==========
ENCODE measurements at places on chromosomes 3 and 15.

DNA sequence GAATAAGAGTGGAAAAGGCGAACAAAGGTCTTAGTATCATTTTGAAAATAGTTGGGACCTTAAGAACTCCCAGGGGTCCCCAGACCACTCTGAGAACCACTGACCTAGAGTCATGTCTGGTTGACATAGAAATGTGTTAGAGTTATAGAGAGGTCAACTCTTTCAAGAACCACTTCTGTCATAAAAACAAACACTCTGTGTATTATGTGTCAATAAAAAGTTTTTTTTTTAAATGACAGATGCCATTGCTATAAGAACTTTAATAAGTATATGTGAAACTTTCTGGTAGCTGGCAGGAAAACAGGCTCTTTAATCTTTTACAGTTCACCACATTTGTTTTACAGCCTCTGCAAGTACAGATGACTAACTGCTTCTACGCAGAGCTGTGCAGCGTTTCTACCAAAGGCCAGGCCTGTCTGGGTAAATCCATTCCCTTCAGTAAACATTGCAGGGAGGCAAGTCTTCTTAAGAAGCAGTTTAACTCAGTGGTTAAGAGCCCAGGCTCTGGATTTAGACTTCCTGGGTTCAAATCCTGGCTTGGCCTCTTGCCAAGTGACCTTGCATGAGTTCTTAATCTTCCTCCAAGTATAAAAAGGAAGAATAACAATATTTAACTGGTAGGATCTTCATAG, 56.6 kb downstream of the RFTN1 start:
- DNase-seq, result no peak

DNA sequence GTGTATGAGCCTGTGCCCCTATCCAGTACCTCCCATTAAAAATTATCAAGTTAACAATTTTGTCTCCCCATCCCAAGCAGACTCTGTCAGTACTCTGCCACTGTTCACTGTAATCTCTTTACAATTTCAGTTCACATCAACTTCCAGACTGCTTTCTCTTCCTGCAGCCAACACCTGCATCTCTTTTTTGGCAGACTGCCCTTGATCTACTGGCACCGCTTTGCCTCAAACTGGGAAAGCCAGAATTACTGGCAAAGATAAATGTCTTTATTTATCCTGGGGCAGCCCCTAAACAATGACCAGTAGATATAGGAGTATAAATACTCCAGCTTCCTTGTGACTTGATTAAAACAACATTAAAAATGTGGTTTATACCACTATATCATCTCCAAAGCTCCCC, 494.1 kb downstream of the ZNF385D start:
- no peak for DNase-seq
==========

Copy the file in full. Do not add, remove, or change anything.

ENCODE measurements at places on chromosomes 3 and 15.

DNA sequence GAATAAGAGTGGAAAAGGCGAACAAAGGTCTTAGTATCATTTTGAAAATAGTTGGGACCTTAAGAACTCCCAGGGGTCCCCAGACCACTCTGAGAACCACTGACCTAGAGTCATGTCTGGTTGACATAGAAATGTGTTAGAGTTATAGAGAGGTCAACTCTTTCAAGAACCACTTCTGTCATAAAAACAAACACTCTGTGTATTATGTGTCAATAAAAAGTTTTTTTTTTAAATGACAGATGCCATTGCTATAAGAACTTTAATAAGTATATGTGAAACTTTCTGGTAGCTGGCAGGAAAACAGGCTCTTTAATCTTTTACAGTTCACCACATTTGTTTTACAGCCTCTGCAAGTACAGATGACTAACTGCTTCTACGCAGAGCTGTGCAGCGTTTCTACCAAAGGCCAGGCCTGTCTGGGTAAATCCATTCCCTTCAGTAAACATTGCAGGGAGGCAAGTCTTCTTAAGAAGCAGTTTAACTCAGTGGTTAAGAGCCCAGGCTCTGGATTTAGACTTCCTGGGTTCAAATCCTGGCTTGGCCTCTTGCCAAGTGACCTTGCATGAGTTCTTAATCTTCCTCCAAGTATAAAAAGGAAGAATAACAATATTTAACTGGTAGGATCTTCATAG, 56.6 kb downstream of the RFTN1 start:
- DNase-seq, result no peak

DNA sequence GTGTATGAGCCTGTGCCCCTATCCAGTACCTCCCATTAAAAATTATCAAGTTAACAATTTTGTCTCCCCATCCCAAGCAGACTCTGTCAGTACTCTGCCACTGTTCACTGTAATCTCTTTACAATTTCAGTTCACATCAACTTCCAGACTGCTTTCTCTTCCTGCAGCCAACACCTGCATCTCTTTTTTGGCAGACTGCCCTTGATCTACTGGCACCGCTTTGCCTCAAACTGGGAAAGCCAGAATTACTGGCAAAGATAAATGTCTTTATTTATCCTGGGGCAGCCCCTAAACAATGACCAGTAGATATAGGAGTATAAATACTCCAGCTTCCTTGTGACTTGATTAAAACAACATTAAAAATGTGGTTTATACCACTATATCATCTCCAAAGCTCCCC, 494.1 kb downstream of the ZNF385D start:
- no peak for DNase-seq